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Monday, 21 March 2011


Very good tip, TOP is a great communicator for these kind of things. I was considering a donation to the Japanese Red Cross - not in the last place because photographically speaking I have a lot to be grateful for to the Japanese people (and in that way Japan is closer to me than I previously realised). I now decided to divide that donation fifty-fifty between Japan and Gerd Ludwig's Chernobyl project - in the full conviction that in the somewhat longer run this will help the Japanese radiation victims just as much. And there will be far less potential funders for Ludwig than for the Japanese Red Cross.

Some 15 years ago I did a short internship at Visum in Hamburg, the foto agency Gerd Ludwig cofounded. When ever there was time I browsed through the images he made for Natinal Geographic's "Broken Empire" issue. It was a vast body of work, about 2 1/2 cabinets of slides, covering all republics of the former Soviet Union.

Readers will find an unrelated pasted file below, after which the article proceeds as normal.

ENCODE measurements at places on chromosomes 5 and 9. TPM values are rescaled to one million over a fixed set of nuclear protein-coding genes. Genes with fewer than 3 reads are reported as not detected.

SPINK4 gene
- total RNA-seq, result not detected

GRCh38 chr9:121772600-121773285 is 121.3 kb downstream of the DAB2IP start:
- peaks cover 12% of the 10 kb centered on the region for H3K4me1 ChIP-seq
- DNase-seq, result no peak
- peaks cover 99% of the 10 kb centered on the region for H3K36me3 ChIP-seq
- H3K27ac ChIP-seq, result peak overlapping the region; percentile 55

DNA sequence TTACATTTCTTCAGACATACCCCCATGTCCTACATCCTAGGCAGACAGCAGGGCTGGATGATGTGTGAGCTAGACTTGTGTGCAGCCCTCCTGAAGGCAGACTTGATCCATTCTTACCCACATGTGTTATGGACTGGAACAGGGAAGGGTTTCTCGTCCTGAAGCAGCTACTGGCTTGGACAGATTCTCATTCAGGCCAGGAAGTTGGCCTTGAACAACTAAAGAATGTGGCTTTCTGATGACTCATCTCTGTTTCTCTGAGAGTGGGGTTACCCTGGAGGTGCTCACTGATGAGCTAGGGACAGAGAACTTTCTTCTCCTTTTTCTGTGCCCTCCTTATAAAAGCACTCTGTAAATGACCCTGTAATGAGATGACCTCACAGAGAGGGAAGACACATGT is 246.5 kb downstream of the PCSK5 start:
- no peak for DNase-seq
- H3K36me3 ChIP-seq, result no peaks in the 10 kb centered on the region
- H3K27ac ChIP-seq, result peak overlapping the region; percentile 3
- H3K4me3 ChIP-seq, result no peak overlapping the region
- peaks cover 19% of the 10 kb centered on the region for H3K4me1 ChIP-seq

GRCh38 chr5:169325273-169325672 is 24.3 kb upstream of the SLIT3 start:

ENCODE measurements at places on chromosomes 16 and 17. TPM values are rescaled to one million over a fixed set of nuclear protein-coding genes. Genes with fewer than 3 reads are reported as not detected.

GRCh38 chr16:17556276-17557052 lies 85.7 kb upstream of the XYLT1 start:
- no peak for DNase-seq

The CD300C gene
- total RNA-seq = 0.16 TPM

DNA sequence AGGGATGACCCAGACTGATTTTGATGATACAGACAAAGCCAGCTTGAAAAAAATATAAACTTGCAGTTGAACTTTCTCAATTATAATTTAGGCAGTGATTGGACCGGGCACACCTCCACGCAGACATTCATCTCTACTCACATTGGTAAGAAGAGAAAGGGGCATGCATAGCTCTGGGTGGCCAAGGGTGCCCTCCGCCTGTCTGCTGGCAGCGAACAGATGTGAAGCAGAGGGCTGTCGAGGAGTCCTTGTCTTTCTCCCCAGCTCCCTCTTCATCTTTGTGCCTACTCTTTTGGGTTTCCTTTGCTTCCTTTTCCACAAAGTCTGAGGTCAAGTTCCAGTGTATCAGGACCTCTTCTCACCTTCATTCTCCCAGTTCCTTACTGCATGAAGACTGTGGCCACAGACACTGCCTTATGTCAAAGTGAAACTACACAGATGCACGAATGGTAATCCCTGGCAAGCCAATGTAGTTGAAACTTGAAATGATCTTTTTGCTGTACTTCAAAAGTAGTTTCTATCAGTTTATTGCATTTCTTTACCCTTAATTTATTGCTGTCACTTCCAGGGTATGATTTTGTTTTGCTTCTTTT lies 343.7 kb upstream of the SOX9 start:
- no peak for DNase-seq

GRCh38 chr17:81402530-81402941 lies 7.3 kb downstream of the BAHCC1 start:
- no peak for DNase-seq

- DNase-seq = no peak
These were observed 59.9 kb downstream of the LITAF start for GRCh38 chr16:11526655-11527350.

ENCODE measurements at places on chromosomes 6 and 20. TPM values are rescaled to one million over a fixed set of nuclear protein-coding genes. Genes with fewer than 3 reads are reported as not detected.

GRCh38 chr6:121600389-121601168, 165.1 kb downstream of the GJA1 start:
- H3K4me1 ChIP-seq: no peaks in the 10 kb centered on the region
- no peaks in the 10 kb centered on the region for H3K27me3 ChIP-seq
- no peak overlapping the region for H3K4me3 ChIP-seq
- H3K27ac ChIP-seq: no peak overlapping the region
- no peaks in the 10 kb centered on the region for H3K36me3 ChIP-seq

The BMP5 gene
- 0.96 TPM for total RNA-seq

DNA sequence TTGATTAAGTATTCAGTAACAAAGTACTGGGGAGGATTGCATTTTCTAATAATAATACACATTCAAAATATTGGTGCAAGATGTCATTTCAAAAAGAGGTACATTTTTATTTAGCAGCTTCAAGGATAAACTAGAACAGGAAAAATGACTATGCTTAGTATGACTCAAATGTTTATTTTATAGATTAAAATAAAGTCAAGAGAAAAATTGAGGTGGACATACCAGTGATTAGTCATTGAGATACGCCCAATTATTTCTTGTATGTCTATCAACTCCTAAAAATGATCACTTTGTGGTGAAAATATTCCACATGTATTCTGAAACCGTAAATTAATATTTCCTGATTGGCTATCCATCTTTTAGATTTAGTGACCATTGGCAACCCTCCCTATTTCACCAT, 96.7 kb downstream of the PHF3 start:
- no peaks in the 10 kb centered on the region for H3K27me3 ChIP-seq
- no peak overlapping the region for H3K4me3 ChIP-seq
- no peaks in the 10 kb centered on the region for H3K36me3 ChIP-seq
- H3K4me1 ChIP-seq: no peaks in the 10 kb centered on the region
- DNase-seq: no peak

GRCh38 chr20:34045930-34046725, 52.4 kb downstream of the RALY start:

Great stuff!

I always liked the photo journey documentated in: http://www.kiddofspeed.com/chapter1.html

As usual, the guy in the suit spouts the "facts". The guy carrying the camera and wearing jeans actually goes to the area and comes back with the story. This is why I rarely wear suits.

Website about Chernobyl.

And the controversy continues... scientists look at the exact same data and come to opposite conclusions. IAEA has a vested interest in minimizing the damage. But even groups that have no apparent self interest in the results can't decide what the truth is.

With the lack of transparency of the Soviet government, it will never be known what the true death toll was. I have listened to countless stories told by Belarusians... this is only anecdotal evidence, and cannot be considered scientific, I understand. But with the government lying so vociferously, it is clear to me that we will never be able to nail down numbers.